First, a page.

Item ID: 10165 [Nine-Phase Pictures (of a Decaying Corpse)]. KUSŌZU 九相図.
[Nine-Phase Pictures (of a Decaying Corpse)].
[Nine-Phase Pictures (of a Decaying Corpse)].
[Nine-Phase Pictures (of a Decaying Corpse)].
[Nine-Phase Pictures (of a Decaying Corpse)].
[Nine-Phase Pictures (of a Decaying Corpse)].
[Nine-Phase Pictures (of a Decaying Corpse)].
[Nine-Phase Pictures (of a Decaying Corpse)].
[Nine-Phase Pictures (of a Decaying Corpse)].
[Nine-Phase Pictures (of a Decaying Corpse)].

The Corporeal Decay of a Woman’s Body

[Nine-Phase Pictures (of a Decaying Corpse)].

Picture scroll entitled, on manuscript paper label on outside, “Baō kusōshi emaki” 坡翁九想詩画巻 [“Mr. Su’s Poem on the Nine Stages of a Decaying Corpse, Illustrated Scroll”]. Ten narrative paintings, in brilliant & sometimes lurid color. Scroll (370 x 12,070 mm.), front outer endpaper of worn blue silk brocade, gold-speckled inner endpaper. [Japan]: late Edo.

Originating in China, the “nine stages of a decaying corpse” is a subject long popular in Buddhist art and poetry in Japan, where many scrolls and woodcut books have been executed on the subject, from about the 13th century until the present day. The rather shocking depiction of the bodily decay of an anonymous noblewoman’s corpse is a provocative theme that has shown remarkable vitality over the centuries, used as visual agents for various purposes and target audiences, from religious meditation on impermanence to the teaching of precepts of feminine morality, both in daily life (proper conduct and etiquette) and as correct behavior on the basis of Buddhist teachings.

“One of the most provocative images in Japanese art is the kusōzu, a graphic depiction of a corpse in the process of decay and decomposition…The subject itself is derived from a traditional Buddhist doctrine that urges contemplation on the nine stages of a decaying corpse (kusōkan [九相観] hereafter, contemplation on the nine stages). The teaching dates to the early fifth century and promotes a systematic meditation on the impurity of a decaying corpse as an aid to ardent devotees who wish to liberate themselves from sensual desires and affections.”–Fusae Kanda, “Behind the Sensationalism: Images of a Decaying Corpse in Japanese Buddhist Art” in The Art Bulletin, Vol. 87, No. 1 (March 2005), p. 24 (& see the rest of this fine article, upon which we have heavily relied).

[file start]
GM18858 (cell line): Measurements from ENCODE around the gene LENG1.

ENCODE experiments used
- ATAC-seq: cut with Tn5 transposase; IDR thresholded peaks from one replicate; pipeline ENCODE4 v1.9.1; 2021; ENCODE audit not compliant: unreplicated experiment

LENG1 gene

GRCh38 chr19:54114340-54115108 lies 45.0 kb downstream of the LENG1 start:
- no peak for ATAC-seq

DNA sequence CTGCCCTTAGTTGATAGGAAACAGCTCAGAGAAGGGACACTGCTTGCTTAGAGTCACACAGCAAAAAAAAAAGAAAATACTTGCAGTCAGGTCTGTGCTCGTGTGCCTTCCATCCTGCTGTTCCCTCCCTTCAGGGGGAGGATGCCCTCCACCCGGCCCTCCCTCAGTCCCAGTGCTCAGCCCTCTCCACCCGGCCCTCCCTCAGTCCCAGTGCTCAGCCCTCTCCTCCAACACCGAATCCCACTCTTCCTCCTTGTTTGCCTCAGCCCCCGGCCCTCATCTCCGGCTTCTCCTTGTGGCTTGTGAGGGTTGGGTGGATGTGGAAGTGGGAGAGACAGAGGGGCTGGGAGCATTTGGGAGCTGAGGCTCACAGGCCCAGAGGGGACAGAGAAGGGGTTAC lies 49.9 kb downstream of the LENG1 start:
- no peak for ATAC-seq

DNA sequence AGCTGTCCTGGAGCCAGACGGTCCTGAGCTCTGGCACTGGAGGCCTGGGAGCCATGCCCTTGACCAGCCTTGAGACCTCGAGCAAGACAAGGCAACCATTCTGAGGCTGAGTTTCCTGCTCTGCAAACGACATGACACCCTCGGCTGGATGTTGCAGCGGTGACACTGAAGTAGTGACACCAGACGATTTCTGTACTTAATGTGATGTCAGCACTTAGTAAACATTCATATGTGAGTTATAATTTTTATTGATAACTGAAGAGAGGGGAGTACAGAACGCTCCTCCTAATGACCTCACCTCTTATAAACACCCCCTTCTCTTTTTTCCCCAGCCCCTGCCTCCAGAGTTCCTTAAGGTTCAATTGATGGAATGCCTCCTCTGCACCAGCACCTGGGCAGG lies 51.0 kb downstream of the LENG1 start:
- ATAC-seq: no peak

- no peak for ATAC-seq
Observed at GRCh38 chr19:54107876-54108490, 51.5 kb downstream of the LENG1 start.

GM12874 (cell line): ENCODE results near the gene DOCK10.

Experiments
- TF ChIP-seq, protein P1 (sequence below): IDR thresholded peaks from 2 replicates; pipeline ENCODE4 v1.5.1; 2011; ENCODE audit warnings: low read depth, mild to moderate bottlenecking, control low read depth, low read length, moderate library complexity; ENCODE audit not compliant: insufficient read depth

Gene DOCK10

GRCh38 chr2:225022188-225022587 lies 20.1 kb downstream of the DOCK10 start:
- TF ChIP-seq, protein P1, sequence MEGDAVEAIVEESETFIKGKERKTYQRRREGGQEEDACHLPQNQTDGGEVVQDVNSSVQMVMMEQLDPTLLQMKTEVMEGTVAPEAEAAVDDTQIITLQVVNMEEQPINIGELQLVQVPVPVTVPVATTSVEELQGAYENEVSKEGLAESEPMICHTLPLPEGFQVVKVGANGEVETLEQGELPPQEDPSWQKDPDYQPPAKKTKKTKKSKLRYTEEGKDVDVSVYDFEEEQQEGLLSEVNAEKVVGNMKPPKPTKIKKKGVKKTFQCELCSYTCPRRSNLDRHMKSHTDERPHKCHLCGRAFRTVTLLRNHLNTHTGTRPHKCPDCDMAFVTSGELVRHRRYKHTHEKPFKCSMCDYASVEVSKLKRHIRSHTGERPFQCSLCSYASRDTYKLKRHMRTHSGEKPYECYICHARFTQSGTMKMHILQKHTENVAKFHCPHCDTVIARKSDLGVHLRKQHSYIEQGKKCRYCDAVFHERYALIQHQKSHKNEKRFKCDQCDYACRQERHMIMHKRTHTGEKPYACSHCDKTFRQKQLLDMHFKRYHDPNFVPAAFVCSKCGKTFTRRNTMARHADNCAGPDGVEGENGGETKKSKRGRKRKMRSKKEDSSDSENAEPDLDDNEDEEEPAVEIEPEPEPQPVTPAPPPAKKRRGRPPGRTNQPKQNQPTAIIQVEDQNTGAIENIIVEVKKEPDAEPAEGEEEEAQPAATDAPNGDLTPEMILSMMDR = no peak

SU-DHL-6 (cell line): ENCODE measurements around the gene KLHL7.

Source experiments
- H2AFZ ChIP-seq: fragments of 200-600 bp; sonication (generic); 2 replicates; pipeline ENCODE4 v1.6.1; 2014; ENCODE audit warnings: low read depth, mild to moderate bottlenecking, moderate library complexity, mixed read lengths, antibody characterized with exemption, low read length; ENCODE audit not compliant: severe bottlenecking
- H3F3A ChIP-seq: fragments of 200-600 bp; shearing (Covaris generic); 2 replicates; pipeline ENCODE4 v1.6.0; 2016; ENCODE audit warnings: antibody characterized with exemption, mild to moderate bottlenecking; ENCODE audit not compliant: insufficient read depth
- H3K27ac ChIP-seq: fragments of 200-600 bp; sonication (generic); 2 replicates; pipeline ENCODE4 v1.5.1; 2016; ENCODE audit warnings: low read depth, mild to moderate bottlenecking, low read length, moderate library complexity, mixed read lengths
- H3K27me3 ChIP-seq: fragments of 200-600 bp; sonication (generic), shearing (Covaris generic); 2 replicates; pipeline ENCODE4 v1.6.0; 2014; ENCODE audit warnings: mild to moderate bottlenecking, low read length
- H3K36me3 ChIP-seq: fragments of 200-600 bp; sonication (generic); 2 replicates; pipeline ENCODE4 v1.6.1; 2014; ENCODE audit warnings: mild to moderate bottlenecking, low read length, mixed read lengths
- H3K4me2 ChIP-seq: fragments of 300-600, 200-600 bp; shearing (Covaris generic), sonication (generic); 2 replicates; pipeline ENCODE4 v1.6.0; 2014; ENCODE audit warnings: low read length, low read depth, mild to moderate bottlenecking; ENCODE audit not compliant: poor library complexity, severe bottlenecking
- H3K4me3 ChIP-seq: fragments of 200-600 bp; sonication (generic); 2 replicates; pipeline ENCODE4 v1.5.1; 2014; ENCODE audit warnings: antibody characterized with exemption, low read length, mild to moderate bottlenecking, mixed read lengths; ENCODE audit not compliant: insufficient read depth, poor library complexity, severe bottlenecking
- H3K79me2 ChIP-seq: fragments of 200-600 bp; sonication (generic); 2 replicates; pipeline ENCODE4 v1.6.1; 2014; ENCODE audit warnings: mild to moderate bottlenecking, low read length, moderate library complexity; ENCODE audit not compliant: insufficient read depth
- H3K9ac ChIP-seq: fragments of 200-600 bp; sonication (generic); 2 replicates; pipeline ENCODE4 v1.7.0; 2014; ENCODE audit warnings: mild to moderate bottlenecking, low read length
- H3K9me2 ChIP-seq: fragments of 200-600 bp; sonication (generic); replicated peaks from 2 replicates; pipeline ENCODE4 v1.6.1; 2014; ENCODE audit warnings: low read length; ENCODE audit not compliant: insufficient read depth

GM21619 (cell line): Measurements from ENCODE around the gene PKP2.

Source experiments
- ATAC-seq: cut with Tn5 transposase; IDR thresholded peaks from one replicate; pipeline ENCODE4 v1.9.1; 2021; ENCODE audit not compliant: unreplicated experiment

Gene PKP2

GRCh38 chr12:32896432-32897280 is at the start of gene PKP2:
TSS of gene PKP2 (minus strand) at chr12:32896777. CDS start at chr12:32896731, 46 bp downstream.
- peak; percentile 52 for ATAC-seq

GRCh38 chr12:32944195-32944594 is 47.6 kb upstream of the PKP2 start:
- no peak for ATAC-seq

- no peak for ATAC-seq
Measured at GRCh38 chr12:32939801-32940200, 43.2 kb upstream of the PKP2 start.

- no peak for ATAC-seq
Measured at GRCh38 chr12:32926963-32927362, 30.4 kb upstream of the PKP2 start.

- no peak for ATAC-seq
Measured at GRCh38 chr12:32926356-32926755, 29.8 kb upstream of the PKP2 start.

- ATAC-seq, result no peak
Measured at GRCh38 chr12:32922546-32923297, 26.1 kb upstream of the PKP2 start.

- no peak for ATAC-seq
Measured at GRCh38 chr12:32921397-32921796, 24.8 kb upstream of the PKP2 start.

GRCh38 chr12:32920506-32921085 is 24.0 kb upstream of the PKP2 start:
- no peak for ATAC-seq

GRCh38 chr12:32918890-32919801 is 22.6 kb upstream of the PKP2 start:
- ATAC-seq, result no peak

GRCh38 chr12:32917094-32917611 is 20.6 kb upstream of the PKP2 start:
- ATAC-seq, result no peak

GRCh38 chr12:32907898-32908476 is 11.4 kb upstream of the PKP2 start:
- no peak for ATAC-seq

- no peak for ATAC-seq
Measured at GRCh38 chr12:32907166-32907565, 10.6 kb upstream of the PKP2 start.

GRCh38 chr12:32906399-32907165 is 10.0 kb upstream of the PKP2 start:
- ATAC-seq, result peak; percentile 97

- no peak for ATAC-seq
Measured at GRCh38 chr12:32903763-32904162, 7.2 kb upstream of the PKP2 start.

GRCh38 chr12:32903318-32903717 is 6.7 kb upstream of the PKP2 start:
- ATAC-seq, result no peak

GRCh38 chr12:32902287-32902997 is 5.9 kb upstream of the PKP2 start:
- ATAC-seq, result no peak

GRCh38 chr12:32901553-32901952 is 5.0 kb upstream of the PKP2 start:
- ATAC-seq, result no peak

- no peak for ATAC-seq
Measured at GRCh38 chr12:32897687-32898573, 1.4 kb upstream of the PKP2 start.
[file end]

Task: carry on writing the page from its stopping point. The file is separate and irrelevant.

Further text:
The nine stages of the decay of a woman’s body are (with considerable variations in descriptions of the decomposition process, order, and image): 0) a pre-death portrait; 1) newly deceased body, sensually displayed; 2) distension; 3) exudation of blood; 4) putrefaction; 5) consumption by animals and birds; 6) dismemberment; 7) the skeleton; 8) bones parching to dust; and 9) the grave. The setting is always outside, where the corpse has been left to decay.

The ten highly realistic stages of decay in our scroll are vividly and rather sensationally portrayed. The first image shows a beautiful and obviously wealthy Chinese noblewoman, richly attired in colorful luxury garments, situated in an intellectually-infused study (books, scrolls, and materials for calligraphy are in evidence). In the background is a Chinese-style landscape.

The following image — almost 850 mm. long — depicts the woman, now just deceased. She is lying down, half-naked, in a quite sensuous pose, with large breasts exposed, long flowing hair, and a dreamy look on her face. The following scenes depict the continued decay of her body, as described above. The images become increasingly voyeuristic and lurid, and the anatomy of the body is quite precisely rendered.

The eighth scene is particularly sad, showing a few bones and autumn flowers growing from the earth, newly enriched by the remains of the woman’s body. The final scene depicts the grave site, with a tombstone and tall narrow tablets with writing in Siddham and kanji. The late autumn flowers surrounding the tomb site are withering from the oncoming cold, a reflection of the changing seasons and the transience of all things.

Accompanying the paintings is the poem (with Preface) on this theme, consisting of eight seven-character verses for each of the nine stages, by Su Shi 蘇軾 (or Dongpo; 1063-1101), the Chinese poet, essayist, statesman, calligrapher, painter, gastronome, and travel writer. He was “one of the few Chinese literati to have mastered virtually all literary and artistic forms”–The Indiana Companion to Traditional Chinese Literature, Vol. 1, p. 729.

In fine condition, preserved in a new wooden box.

Price: $25,000.00

Item ID: 10165

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